Posted by: Nicole | July 9, 2009

Northern Uganda

Northern Uganda

Last week Dean Ken Starr of the Law School came to visit the students working in Uganda.  On Friday we attended the First Annual Distinguished Speaker Series that was sponsored by the judiciary of Uganda and Pepperdine University.  Dean Starr was the keynote speaker and gave a wonderful lecture on the importance of the rule of law for Uganda and the United States.

Last weekend Dean Starr invited us to travel with him to Northern Uganda to visit the internally displaced persons camps and to participate in a training on peace and reconciliation in Northern Uganda that was held by the Ugandan NGO called Peace and Reconciliation Ministries of Africa (PREMA) and sponsored by Advocates International.  After a long drive on Saturday morning, we arrived at an internally displaced person camp in Gulu, Uganda.  We had the opportunity to walk around and talk with the elders of the camp about their lives at the camp and then a chance to interact with the children living in the camp.  Of all of the children I have seen in different villages in Uganda and around Kampala, the children in this camp had by far the most health problems and poorest conditions.  Despite all of this, the children still showed tremendous excitement about our visit and were eager to show us around their home.

Me with Children at an Internally Displaced Persons Camp in Gulu, Uganda

Me with Children at an Internally Displaced Persons Camp in Gulu, Uganda

After leaving the camp we headed to Lira, where we went to the PREMA headquarters and received a very warm welcome that included some local dancing, singing, and music.  We had an opportunity to learn about PREMA’s mission: “Building a Culture of Peace Across Africa and Beyond,” the work they have been doing in Northern Uganda, and the plans to expand their work and facilities.  Later in the evening we attended a radio station interview where Dean Starr, my fellow students, and I discussed the work we have been doing in Uganda.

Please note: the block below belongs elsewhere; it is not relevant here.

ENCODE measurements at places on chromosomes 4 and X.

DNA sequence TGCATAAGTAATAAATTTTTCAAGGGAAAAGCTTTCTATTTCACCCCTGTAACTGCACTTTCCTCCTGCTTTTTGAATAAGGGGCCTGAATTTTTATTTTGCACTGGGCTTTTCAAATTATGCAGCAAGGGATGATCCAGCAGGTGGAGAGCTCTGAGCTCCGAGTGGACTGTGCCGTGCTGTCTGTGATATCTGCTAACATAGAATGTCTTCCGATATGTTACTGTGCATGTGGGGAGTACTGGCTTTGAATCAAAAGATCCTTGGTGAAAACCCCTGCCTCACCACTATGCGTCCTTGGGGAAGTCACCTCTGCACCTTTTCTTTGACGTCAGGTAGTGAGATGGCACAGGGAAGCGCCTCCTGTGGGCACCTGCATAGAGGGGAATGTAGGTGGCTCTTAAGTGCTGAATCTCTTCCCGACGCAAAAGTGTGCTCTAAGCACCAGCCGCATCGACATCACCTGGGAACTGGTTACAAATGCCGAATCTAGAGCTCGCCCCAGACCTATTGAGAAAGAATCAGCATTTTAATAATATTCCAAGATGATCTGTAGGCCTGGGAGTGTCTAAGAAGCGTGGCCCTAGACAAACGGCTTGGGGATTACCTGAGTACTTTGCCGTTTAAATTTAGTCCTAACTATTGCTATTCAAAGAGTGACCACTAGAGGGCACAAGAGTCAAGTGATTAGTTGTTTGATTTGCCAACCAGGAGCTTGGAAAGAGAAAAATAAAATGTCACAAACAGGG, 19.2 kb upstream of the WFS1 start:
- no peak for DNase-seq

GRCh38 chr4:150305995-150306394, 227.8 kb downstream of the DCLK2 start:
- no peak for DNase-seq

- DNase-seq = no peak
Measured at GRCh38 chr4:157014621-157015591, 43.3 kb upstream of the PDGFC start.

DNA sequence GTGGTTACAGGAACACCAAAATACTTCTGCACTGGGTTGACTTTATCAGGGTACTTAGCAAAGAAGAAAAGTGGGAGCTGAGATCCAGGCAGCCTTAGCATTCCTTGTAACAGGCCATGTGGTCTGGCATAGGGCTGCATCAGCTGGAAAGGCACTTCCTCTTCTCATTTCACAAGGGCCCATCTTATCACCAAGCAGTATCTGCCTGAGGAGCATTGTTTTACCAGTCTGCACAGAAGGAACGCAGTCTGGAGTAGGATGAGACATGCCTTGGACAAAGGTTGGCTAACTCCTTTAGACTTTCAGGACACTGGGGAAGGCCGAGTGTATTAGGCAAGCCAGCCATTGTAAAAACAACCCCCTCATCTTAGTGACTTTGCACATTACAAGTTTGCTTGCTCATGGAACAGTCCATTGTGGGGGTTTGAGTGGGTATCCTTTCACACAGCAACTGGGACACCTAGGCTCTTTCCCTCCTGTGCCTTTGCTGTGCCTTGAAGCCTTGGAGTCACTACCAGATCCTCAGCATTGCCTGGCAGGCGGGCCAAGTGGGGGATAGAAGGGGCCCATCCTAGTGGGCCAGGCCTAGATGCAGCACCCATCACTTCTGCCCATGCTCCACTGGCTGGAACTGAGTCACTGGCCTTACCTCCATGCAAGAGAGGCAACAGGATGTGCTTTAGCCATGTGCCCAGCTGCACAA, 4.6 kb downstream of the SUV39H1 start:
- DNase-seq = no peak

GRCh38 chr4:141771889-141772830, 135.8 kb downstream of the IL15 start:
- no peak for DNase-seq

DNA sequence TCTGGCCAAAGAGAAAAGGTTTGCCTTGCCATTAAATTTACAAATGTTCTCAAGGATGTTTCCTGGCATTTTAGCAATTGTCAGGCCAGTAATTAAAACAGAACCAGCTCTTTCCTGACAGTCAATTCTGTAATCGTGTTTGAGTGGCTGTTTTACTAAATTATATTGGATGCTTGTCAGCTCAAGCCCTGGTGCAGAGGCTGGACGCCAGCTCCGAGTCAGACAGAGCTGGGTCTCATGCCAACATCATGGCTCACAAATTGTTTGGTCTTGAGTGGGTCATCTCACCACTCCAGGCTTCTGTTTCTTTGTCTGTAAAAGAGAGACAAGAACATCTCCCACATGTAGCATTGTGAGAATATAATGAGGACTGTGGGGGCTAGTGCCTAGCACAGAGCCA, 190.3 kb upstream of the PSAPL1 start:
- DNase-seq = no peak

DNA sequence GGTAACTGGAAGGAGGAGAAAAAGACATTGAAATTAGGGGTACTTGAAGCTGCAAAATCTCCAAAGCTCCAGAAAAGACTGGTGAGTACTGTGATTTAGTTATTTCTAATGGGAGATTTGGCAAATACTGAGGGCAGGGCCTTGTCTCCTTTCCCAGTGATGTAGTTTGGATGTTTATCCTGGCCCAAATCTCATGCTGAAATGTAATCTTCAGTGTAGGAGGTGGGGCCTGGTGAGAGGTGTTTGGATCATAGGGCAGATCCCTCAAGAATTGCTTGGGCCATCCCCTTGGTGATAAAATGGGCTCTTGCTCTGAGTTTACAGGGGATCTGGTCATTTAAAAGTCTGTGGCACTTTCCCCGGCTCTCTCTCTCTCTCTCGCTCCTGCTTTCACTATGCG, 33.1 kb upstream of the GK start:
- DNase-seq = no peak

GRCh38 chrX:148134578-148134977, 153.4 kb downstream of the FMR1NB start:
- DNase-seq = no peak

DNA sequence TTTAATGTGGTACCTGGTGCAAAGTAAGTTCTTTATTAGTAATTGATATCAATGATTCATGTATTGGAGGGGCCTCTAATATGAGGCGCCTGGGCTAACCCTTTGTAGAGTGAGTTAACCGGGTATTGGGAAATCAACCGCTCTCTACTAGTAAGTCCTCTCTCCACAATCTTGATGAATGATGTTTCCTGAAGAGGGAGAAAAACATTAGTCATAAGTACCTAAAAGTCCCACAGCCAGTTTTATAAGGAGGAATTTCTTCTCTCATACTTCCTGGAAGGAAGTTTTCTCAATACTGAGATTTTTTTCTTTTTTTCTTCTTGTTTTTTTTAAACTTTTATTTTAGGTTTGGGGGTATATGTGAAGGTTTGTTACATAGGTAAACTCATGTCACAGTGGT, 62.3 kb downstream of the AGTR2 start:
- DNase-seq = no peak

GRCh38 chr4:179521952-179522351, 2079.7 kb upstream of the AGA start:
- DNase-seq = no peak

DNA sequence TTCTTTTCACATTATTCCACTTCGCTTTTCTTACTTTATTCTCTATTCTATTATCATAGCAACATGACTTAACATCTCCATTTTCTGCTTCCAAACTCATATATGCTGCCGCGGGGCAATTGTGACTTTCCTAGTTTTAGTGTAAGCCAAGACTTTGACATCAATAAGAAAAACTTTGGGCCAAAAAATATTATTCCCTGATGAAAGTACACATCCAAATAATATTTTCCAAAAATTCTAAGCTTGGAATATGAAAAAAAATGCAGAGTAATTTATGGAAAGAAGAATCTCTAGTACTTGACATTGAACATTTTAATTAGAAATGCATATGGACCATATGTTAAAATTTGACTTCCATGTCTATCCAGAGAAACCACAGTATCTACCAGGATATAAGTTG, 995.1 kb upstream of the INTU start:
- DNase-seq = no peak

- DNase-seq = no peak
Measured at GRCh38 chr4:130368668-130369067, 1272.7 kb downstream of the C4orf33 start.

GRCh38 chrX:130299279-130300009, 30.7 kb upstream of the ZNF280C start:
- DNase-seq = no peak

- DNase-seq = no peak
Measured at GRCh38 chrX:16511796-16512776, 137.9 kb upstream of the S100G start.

On Sunday we attended a PREMA training session. The training sessions are intended to teach local community leaders alternative dispute resolution techniques to help to solve conflicts within the community.  There are two major issues that cause conflict in Northern Uganda: land disputes and domestic relations.  The focus of the training session we attended was on peace and reconciliation with respect to domestic relations disputes.  This is a particularly large issue in Northern Uganda where women are often treated poorly and have few rights, in comparison to their counterparts in Southern Uganda.  The training session aimed at bringing awareness to the local community leaders about the domestic relations issues in Northern Uganda and then discussed techniques for the community leaders to use in order to help people solve these disputes outside of the court process.  Overall it was a very interesting weekend.

In other news, it was reported in the newspaper today that the Judiciary has requested that parliament allow for 12 new judges to be appointed.  The article suggested that this would help to reduce the backlog, although a larger number is needed because it appears that the 12 that are being asked for are to fill the two vacancies on the Supreme Court (which means the Supreme Court is currently unable to hear any constitutional cases or election petition because they do not have the constitutional required quorum of 7) and the 10 vacancies in the Court of Appeals and judges are most needed at the High Court (trial court) level.  According to the article, the current case backlog is at 95,000 cases (that is the first number I have seen actually stating how many cases are waiting to be heard).  To put that in perspective there are currently at most 340 judges and magistrates in all of Uganda (about 40 judges and between 250 and 300 magistrates), which means that each of them has to process around 280 cases this year to get rid of the backlog, assuming no new cases arise.  Hopefully additional requests for High Court judges will be made in the near future.

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Responses

  1. Nicole, I am so pleased that you got to see so much of the country. Love your blog!

    • fantastic, i would like to go there one day, and visit the children i sponser.


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